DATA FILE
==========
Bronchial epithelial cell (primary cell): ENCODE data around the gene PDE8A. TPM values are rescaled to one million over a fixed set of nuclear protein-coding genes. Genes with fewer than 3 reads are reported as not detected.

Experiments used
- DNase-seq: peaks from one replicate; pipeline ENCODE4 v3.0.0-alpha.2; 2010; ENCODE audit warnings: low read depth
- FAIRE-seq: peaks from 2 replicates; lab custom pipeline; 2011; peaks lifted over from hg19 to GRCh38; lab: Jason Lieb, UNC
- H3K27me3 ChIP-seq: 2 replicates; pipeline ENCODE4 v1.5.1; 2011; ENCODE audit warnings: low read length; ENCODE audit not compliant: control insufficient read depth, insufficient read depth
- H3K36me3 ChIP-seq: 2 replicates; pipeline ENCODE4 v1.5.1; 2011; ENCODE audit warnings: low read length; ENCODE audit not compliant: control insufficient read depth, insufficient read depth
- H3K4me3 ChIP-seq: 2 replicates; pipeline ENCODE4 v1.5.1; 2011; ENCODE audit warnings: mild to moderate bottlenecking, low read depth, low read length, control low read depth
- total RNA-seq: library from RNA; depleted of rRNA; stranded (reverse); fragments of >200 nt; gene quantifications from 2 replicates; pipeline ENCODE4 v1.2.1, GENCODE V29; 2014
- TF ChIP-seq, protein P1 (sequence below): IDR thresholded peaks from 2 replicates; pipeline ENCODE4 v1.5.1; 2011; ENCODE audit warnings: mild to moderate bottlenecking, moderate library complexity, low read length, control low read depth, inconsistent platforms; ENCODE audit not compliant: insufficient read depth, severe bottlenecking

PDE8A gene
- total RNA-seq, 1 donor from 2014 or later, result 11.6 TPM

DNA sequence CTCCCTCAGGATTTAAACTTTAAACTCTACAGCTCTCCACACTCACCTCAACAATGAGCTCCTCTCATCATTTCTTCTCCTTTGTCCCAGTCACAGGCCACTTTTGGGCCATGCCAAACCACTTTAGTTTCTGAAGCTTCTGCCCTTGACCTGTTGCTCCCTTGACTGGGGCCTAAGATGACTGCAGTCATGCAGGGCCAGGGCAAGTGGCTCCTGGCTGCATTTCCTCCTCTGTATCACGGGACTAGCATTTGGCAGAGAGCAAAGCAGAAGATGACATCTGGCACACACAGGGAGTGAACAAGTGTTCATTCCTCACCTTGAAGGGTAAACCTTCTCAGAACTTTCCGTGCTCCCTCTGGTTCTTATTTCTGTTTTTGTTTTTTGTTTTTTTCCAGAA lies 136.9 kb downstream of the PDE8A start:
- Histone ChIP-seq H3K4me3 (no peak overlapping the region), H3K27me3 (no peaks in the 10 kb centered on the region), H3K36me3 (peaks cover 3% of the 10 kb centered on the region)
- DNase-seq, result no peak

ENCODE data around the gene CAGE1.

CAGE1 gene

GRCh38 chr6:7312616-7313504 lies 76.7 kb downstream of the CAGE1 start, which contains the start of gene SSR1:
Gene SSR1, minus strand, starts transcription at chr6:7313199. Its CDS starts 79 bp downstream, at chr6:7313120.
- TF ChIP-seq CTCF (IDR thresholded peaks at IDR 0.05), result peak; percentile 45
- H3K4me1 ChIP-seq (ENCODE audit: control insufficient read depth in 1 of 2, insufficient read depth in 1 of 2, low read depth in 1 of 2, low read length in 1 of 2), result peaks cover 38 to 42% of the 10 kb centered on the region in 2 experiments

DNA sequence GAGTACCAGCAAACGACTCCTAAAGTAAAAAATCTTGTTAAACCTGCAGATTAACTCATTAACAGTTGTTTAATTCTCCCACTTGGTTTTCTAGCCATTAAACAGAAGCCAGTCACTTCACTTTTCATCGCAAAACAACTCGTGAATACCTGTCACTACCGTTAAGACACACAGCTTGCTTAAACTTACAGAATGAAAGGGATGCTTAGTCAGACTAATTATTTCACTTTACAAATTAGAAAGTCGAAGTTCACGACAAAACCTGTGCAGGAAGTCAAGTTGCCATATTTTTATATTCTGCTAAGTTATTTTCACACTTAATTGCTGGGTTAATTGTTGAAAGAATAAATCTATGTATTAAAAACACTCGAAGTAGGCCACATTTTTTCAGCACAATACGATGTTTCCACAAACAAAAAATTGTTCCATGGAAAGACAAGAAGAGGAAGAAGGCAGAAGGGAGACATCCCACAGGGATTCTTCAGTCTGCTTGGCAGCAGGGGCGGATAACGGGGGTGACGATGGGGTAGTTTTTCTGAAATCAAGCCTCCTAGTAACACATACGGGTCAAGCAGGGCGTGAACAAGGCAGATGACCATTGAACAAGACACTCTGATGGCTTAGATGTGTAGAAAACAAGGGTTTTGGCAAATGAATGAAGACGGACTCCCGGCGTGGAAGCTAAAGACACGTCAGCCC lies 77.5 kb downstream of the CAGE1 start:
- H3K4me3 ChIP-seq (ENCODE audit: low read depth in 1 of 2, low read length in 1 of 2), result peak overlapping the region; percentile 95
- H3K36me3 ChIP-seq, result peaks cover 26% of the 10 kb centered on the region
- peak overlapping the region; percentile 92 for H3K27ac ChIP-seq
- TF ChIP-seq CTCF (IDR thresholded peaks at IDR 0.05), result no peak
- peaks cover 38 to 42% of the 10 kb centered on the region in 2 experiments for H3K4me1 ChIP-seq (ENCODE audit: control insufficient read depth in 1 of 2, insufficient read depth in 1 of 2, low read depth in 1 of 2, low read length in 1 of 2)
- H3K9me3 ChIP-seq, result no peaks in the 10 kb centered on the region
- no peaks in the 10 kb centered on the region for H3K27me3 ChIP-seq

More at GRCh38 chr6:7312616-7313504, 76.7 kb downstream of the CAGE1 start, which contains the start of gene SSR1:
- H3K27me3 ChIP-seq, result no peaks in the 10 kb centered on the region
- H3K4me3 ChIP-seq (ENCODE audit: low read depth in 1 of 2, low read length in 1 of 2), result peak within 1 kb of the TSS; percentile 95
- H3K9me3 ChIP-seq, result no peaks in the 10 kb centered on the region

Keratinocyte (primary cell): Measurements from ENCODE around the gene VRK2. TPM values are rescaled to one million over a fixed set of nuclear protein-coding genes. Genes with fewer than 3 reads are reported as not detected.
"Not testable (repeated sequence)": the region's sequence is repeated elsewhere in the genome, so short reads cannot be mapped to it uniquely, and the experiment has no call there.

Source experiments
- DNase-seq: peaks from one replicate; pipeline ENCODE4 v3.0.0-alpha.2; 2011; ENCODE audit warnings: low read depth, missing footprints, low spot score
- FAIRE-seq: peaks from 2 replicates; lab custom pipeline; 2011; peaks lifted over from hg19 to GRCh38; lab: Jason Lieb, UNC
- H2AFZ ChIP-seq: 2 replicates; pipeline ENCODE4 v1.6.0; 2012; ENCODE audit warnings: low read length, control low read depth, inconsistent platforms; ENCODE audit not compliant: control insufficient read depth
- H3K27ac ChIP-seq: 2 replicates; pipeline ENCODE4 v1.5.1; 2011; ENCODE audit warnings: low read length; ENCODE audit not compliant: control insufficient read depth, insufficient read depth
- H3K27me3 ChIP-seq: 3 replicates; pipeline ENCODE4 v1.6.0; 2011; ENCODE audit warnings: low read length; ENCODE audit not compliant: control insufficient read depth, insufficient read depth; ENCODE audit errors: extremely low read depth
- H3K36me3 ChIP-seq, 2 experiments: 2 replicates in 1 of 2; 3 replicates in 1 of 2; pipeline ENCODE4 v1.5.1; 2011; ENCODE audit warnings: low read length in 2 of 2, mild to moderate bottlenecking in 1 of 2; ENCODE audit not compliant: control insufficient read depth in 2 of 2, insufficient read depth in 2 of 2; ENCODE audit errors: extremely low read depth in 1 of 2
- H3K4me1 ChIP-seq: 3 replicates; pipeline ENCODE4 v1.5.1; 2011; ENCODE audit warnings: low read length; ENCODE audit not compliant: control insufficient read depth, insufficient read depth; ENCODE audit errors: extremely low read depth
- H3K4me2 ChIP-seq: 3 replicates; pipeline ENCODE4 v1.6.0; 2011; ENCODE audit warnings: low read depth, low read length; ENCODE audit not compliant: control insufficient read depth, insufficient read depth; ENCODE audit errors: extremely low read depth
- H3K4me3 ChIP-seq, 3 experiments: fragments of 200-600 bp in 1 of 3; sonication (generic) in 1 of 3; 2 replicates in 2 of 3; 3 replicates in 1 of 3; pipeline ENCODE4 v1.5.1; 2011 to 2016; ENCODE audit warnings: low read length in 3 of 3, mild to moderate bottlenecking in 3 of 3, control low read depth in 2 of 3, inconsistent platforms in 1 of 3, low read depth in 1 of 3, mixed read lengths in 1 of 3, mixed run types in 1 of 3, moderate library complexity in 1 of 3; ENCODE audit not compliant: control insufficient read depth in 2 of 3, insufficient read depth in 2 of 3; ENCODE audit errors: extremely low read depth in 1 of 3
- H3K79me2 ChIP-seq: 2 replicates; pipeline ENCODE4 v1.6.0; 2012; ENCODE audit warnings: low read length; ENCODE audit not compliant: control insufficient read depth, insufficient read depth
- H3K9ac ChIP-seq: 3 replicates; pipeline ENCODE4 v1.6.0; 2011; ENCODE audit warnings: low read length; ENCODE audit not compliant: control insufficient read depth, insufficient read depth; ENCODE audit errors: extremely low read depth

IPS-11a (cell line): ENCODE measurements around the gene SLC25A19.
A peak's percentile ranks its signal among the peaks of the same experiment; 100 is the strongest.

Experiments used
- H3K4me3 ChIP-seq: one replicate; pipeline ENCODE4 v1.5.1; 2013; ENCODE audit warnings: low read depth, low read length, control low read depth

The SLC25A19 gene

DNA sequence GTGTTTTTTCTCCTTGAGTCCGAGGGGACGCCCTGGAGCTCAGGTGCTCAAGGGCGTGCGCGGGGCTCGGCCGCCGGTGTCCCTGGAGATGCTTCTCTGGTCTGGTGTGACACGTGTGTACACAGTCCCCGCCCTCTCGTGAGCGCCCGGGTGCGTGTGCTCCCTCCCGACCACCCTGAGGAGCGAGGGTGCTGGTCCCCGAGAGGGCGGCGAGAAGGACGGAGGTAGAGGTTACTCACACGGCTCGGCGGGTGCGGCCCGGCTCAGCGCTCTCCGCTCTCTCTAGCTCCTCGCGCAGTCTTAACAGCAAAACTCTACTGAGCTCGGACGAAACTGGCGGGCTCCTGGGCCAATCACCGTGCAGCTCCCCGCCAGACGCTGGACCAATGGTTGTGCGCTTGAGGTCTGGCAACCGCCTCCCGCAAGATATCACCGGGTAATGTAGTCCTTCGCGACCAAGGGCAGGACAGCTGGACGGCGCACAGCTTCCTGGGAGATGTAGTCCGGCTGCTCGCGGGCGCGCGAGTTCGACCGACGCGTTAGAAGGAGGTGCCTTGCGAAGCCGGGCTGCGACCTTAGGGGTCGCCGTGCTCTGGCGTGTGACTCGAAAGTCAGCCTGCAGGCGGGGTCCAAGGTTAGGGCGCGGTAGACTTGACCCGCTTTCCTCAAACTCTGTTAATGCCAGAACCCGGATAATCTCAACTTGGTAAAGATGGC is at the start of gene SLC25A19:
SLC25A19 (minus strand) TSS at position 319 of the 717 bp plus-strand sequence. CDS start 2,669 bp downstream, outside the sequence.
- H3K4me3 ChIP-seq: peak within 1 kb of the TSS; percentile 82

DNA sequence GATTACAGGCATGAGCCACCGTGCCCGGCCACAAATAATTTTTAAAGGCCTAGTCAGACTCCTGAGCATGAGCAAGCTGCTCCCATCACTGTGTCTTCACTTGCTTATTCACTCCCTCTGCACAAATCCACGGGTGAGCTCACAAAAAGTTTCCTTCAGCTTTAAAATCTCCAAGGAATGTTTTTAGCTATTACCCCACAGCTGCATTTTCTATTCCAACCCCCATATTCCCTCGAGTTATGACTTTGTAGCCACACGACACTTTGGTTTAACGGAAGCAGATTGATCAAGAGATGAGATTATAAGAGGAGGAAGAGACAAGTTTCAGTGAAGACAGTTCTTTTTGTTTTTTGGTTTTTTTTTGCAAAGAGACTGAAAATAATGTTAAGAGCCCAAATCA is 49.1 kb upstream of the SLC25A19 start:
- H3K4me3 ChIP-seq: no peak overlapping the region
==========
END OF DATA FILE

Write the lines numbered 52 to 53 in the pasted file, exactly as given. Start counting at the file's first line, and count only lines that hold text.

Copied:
DNA sequence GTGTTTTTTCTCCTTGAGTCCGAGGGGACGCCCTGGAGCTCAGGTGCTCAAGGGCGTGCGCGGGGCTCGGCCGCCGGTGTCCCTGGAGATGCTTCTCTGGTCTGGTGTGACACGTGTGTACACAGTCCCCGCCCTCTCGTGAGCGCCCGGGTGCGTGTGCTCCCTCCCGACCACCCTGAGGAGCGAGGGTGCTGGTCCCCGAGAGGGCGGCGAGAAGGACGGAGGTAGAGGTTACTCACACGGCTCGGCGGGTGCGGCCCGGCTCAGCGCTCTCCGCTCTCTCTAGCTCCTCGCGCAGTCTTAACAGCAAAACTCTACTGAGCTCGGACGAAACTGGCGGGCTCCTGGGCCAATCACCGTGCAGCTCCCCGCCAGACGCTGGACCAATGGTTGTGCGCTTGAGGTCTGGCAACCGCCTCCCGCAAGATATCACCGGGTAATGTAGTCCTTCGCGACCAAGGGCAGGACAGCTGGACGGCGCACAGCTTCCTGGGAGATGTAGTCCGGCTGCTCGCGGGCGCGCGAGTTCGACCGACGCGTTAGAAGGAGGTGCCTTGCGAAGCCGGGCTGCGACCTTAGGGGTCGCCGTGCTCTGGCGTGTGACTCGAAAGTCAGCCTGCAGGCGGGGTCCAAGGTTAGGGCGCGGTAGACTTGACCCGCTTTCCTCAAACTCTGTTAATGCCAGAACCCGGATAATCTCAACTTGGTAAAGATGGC is at the start of gene SLC25A19:
SLC25A19 (minus strand) TSS at position 319 of the 717 bp plus-strand sequence. CDS start 2,669 bp downstream, outside the sequence.